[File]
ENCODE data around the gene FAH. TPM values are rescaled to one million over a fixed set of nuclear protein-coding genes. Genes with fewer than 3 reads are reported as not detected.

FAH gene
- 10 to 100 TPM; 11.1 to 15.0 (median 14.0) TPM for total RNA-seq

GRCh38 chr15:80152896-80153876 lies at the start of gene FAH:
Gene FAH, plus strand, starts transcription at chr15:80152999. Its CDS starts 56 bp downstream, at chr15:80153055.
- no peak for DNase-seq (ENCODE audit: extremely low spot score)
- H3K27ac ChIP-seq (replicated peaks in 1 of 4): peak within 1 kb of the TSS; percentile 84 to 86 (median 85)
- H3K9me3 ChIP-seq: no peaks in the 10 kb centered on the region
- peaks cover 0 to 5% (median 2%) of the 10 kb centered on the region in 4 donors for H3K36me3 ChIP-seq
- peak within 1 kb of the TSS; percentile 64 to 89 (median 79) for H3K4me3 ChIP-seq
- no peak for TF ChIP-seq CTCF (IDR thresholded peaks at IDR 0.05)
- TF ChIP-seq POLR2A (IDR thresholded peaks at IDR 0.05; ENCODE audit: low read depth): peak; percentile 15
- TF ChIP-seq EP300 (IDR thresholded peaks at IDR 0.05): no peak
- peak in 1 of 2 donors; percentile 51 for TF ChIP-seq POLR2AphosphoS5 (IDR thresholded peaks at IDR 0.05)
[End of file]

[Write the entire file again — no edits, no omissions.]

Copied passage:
ENCODE data around the gene FAH. TPM values are rescaled to one million over a fixed set of nuclear protein-coding genes. Genes with fewer than 3 reads are reported as not detected.

FAH gene
- 10 to 100 TPM; 11.1 to 15.0 (median 14.0) TPM for total RNA-seq

GRCh38 chr15:80152896-80153876 lies at the start of gene FAH:
Gene FAH, plus strand, starts transcription at chr15:80152999. Its CDS starts 56 bp downstream, at chr15:80153055.
- no peak for DNase-seq (ENCODE audit: extremely low spot score)
- H3K27ac ChIP-seq (replicated peaks in 1 of 4): peak within 1 kb of the TSS; percentile 84 to 86 (median 85)
- H3K9me3 ChIP-seq: no peaks in the 10 kb centered on the region
- peaks cover 0 to 5% (median 2%) of the 10 kb centered on the region in 4 donors for H3K36me3 ChIP-seq
- peak within 1 kb of the TSS; percentile 64 to 89 (median 79) for H3K4me3 ChIP-seq
- no peak for TF ChIP-seq CTCF (IDR thresholded peaks at IDR 0.05)
- TF ChIP-seq POLR2A (IDR thresholded peaks at IDR 0.05; ENCODE audit: low read depth): peak; percentile 15
- TF ChIP-seq EP300 (IDR thresholded peaks at IDR 0.05): no peak
- peak in 1 of 2 donors; percentile 51 for TF ChIP-seq POLR2AphosphoS5 (IDR thresholded peaks at IDR 0.05)